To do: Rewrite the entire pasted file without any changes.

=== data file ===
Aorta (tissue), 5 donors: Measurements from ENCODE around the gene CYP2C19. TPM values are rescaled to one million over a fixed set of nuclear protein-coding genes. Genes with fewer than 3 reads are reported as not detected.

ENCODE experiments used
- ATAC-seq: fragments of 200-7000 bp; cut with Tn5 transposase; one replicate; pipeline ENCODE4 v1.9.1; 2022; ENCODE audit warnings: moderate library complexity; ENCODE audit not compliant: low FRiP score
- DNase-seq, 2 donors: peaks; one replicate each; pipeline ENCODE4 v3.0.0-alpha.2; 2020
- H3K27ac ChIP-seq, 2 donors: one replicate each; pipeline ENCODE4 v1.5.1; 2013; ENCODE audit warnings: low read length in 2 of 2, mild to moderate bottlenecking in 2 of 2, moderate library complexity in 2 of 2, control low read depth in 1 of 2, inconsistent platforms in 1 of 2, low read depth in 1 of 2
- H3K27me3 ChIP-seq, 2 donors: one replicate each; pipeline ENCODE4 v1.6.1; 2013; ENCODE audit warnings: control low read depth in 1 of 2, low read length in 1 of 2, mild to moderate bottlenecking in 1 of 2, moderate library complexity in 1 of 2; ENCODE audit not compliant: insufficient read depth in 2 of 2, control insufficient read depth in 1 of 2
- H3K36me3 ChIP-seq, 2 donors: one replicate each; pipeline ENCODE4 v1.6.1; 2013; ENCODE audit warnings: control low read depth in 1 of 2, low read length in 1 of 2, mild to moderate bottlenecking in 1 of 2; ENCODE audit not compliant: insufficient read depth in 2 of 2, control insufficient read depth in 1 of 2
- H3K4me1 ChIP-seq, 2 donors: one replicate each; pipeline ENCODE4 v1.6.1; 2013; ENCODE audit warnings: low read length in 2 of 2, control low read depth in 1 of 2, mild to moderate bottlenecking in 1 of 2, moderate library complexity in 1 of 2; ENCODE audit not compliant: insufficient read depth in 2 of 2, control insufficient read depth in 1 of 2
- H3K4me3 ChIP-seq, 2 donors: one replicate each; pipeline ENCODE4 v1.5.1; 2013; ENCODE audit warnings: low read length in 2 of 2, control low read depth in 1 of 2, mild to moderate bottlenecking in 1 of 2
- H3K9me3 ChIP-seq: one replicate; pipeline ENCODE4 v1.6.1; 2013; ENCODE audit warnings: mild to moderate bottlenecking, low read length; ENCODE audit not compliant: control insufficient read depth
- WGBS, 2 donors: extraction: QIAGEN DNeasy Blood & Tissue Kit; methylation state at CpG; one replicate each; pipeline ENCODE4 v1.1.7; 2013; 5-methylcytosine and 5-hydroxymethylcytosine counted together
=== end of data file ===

Aorta (tissue), 5 donors: Measurements from ENCODE around the gene CYP2C19. TPM values are rescaled to one million over a fixed set of nuclear protein-coding genes. Genes with fewer than 3 reads are reported as not detected.

ENCODE experiments used
- ATAC-seq: fragments of 200-7000 bp; cut with Tn5 transposase; one replicate; pipeline ENCODE4 v1.9.1; 2022; ENCODE audit warnings: moderate library complexity; ENCODE audit not compliant: low FRiP score
- DNase-seq, 2 donors: peaks; one replicate each; pipeline ENCODE4 v3.0.0-alpha.2; 2020
- H3K27ac ChIP-seq, 2 donors: one replicate each; pipeline ENCODE4 v1.5.1; 2013; ENCODE audit warnings: low read length in 2 of 2, mild to moderate bottlenecking in 2 of 2, moderate library complexity in 2 of 2, control low read depth in 1 of 2, inconsistent platforms in 1 of 2, low read depth in 1 of 2
- H3K27me3 ChIP-seq, 2 donors: one replicate each; pipeline ENCODE4 v1.6.1; 2013; ENCODE audit warnings: control low read depth in 1 of 2, low read length in 1 of 2, mild to moderate bottlenecking in 1 of 2, moderate library complexity in 1 of 2; ENCODE audit not compliant: insufficient read depth in 2 of 2, control insufficient read depth in 1 of 2
- H3K36me3 ChIP-seq, 2 donors: one replicate each; pipeline ENCODE4 v1.6.1; 2013; ENCODE audit warnings: control low read depth in 1 of 2, low read length in 1 of 2, mild to moderate bottlenecking in 1 of 2; ENCODE audit not compliant: insufficient read depth in 2 of 2, control insufficient read depth in 1 of 2
- H3K4me1 ChIP-seq, 2 donors: one replicate each; pipeline ENCODE4 v1.6.1; 2013; ENCODE audit warnings: low read length in 2 of 2, control low read depth in 1 of 2, mild to moderate bottlenecking in 1 of 2, moderate library complexity in 1 of 2; ENCODE audit not compliant: insufficient read depth in 2 of 2, control insufficient read depth in 1 of 2
- H3K4me3 ChIP-seq, 2 donors: one replicate each; pipeline ENCODE4 v1.5.1; 2013; ENCODE audit warnings: low read length in 2 of 2, control low read depth in 1 of 2, mild to moderate bottlenecking in 1 of 2
- H3K9me3 ChIP-seq: one replicate; pipeline ENCODE4 v1.6.1; 2013; ENCODE audit warnings: mild to moderate bottlenecking, low read length; ENCODE audit not compliant: control insufficient read depth
- WGBS, 2 donors: extraction: QIAGEN DNeasy Blood & Tissue Kit; methylation state at CpG; one replicate each; pipeline ENCODE4 v1.1.7; 2013; 5-methylcytosine and 5-hydroxymethylcytosine counted together